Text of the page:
Friday, 18 December 2009

Groundsheet on the Inner Tent, why?

I never gave it much thought before but looking at the various Tarptents from Henry Shires I got the idea that you could easily add a floorless inner tent to create a double skin tent, in fact Henry provides something similar, a Clip-In Liner for the Double Rainbow.

That got me thinking about double skin tents in general, why have the groundsheet and for that matter the mesh doors attached to the inner tent? Imagine if the groundsheet and mesh was permanently attached to the fly to which you added the floorless inner. You could use it as a single skin with full groundsheet and midge protection if you wanted to reduce weight and simply add the inner when needed.

There doesn't seem much to be gained by attaching a groundsheet, which will probably end up wet and muddy, to the inner tent which ideally you want to remain clean and dry but thats how every tent I've ever seen has been designed, any ideas why this is? wouldn't it make more sense to have the fly/groundsheet together as both are likely to be wet anyway.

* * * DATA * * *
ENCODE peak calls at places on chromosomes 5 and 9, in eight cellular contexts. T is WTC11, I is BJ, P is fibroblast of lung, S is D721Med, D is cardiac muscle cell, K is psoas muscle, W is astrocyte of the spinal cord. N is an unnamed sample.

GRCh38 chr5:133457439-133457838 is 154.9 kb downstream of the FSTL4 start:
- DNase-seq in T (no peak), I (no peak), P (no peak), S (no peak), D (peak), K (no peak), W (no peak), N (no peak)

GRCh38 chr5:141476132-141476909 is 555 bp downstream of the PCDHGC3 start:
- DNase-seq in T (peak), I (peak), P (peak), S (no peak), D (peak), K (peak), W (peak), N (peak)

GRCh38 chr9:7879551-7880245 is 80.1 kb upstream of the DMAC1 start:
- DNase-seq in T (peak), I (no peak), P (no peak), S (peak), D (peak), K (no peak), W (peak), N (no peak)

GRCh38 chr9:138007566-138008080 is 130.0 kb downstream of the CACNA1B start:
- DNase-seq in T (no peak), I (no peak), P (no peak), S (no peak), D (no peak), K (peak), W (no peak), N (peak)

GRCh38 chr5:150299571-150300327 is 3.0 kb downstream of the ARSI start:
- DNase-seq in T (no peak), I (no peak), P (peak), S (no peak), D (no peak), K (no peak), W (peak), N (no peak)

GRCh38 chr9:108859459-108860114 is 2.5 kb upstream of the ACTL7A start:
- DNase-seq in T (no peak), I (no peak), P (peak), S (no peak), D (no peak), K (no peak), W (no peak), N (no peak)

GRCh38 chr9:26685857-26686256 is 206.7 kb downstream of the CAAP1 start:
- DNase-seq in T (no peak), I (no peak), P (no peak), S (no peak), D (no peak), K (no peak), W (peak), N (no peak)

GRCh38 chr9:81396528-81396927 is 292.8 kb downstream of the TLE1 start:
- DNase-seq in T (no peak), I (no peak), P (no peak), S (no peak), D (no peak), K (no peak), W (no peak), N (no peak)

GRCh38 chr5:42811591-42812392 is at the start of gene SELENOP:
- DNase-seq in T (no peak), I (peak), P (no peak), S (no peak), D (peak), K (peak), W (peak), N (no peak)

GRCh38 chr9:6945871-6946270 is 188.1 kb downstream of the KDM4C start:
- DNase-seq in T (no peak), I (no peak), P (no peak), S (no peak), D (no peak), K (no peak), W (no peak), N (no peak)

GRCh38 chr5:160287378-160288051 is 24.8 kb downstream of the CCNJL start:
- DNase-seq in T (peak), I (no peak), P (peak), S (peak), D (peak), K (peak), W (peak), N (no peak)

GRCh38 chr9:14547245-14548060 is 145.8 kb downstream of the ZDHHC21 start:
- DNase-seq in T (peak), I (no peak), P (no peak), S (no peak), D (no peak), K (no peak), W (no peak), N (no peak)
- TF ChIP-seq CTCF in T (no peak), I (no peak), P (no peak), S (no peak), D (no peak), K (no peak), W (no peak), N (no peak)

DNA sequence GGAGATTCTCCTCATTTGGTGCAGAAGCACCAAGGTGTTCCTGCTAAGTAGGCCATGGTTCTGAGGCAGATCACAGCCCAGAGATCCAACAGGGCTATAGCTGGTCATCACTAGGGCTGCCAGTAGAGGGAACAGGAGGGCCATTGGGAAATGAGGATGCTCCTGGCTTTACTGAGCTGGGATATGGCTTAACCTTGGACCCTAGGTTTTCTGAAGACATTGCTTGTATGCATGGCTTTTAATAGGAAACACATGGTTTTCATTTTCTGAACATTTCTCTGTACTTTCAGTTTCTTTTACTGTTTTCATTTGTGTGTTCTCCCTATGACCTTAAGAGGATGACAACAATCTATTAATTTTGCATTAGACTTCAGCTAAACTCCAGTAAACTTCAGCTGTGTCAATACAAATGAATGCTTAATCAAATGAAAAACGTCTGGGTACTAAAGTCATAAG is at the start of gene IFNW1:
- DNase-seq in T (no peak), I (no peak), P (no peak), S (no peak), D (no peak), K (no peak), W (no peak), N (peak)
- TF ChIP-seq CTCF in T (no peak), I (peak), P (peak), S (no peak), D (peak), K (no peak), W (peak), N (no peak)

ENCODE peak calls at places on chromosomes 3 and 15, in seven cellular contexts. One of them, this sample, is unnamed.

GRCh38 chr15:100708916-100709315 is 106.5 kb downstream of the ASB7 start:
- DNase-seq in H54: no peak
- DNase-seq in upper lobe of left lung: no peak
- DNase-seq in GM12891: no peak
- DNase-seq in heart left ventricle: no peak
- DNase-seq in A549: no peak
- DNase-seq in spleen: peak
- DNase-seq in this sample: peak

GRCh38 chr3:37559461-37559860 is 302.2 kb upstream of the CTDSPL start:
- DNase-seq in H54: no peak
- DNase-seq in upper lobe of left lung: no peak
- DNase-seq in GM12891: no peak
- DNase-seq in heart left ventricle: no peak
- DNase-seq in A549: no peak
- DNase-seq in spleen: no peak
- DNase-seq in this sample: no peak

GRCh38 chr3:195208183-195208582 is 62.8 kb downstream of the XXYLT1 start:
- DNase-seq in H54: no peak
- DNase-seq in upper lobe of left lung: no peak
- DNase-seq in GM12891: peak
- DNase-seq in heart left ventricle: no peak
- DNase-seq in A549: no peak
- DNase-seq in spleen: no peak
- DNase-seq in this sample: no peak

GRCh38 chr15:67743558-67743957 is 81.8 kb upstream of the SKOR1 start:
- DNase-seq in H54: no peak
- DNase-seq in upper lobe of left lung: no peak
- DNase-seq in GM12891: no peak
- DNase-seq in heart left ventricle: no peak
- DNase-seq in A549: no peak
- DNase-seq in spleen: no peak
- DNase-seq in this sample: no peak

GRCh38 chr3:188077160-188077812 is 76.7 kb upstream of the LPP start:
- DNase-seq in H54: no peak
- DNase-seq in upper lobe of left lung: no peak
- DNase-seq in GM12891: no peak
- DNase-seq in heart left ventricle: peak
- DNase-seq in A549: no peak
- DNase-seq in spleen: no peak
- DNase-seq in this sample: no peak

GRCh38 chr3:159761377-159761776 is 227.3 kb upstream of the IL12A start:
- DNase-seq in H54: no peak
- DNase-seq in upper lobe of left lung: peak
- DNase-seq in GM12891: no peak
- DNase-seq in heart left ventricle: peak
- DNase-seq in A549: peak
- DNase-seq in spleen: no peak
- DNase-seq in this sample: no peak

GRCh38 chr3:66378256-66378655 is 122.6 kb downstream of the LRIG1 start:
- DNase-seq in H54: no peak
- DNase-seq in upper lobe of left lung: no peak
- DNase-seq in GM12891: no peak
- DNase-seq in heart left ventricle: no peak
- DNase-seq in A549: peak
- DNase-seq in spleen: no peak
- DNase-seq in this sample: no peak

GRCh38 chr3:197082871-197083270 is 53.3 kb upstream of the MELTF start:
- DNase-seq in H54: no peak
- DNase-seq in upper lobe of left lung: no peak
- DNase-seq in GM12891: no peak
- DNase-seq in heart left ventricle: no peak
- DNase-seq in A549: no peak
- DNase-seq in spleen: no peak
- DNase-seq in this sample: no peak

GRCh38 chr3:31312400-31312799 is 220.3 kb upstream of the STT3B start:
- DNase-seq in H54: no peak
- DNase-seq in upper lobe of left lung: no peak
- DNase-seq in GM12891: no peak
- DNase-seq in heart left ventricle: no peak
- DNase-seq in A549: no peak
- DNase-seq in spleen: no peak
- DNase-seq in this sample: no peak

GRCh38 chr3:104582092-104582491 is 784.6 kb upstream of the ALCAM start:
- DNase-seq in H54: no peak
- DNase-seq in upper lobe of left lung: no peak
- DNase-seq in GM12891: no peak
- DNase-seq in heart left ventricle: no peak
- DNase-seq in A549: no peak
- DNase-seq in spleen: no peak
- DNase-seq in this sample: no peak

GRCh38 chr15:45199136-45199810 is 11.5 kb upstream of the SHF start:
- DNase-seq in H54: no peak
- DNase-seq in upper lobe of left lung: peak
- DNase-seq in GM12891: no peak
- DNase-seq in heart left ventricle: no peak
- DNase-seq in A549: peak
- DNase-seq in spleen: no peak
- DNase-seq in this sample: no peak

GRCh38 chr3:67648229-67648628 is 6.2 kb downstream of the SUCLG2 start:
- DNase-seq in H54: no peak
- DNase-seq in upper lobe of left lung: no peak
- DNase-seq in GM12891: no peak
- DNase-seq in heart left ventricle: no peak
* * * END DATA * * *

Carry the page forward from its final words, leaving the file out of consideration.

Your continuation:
The best reason I can come up with is that maybe historically tents were canvas/cotton with a sewn in ground sheet to which they later decided to add a nylon waterproof 'Fly' and thats how they've remained, just conventional. Is there any logical reason why it couldn't be done the other way?


  1. Condensation.

    At some point you'll get condensation on the inside of the fly, and you want that to run down the walls and drip off onto the ground. If the fly and groundsheet are together, it'll just run off and pool on the groundsheet.

    Saying that, there are some all-in-one shelters similar to hooped bivvy-bags, but these tend to utilise a 'breathable' fabric that is supposed to prevent condensation. Apparently.

    Also, it's quite nice to be able to turn the fly inside out for drying, either putting it back over the inner inside out or laid out seperately, and this becomes much more tricky if there's a floor involded.

  2. The point about condensation is a fair one although I was visualising the groundsheet attached to the fly with a mesh section similar for example to the Contrail/Rainbow/Moment etc with the groundsheet not directly attached to the bottom edge of the fly.

    Drying the inside of the fly would become more difficult although reversing the fly over the inner isn't easy (if at all possible)if the tent pitches fly 1st, I must admit I haven't tried.

    There are going to be compromises which I hadn't considered but personally I think I could accept them for the versatility, my Laser for example didn't allow for the inner to be detached from the fly at all with the result that condensation/rain on the fly saturated the inner once packed.

    Good points though :-)